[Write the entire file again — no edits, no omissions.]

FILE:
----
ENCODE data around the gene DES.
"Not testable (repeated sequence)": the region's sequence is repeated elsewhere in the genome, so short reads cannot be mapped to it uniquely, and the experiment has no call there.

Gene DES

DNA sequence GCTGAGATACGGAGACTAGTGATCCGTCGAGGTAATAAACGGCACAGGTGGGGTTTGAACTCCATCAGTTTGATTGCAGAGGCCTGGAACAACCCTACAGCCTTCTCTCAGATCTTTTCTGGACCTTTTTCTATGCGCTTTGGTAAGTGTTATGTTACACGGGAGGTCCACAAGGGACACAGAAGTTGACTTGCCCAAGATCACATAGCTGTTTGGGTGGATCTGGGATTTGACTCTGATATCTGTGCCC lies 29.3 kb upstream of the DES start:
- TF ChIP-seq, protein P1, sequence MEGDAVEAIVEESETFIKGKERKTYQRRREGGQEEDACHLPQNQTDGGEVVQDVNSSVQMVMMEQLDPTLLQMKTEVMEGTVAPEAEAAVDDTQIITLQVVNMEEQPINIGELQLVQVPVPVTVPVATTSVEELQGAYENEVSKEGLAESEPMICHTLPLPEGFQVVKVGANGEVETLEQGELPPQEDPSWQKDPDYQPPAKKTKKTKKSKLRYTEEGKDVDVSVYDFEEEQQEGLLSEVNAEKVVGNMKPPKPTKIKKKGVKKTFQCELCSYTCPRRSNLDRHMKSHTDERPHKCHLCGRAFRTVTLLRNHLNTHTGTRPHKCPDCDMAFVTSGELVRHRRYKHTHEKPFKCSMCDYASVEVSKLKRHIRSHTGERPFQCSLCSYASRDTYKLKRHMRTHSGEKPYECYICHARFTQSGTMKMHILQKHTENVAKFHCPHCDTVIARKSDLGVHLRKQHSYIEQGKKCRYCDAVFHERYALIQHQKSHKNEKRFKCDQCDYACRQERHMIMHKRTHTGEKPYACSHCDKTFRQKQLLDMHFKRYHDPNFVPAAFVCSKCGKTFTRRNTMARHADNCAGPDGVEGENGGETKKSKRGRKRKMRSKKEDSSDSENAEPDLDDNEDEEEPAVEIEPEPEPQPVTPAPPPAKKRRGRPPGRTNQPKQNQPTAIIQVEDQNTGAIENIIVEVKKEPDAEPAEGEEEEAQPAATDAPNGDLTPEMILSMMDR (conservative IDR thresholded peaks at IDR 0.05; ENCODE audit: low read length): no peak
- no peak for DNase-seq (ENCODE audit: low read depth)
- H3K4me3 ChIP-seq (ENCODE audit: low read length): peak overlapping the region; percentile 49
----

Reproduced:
ENCODE data around the gene DES.
"Not testable (repeated sequence)": the region's sequence is repeated elsewhere in the genome, so short reads cannot be mapped to it uniquely, and the experiment has no call there.

Gene DES

DNA sequence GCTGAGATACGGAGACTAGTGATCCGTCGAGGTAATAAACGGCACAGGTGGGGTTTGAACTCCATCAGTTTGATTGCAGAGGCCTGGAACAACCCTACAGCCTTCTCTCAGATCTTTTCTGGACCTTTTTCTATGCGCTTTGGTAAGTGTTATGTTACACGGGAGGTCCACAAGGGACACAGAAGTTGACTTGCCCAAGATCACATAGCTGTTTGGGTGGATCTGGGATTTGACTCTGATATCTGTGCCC lies 29.3 kb upstream of the DES start:
- TF ChIP-seq, protein P1, sequence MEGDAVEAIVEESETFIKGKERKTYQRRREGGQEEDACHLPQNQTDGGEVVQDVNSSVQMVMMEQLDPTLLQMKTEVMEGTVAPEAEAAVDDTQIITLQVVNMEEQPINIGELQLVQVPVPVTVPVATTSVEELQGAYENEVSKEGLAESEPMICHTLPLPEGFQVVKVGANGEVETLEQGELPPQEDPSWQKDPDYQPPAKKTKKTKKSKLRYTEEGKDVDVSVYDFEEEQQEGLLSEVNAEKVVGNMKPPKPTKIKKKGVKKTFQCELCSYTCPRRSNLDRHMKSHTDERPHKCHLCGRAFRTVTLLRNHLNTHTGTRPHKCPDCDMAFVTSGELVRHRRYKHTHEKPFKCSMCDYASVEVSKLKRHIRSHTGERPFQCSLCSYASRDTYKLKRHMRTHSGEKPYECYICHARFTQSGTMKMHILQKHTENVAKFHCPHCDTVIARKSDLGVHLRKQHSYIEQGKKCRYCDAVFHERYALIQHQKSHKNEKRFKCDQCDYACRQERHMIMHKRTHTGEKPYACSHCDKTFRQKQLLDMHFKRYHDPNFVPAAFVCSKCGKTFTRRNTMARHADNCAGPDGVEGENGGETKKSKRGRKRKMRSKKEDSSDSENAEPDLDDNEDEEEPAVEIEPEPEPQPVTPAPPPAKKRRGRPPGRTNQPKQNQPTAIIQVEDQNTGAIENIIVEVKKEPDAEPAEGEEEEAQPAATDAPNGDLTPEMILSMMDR (conservative IDR thresholded peaks at IDR 0.05; ENCODE audit: low read length): no peak
- no peak for DNase-seq (ENCODE audit: low read depth)
- H3K4me3 ChIP-seq (ENCODE audit: low read length): peak overlapping the region; percentile 49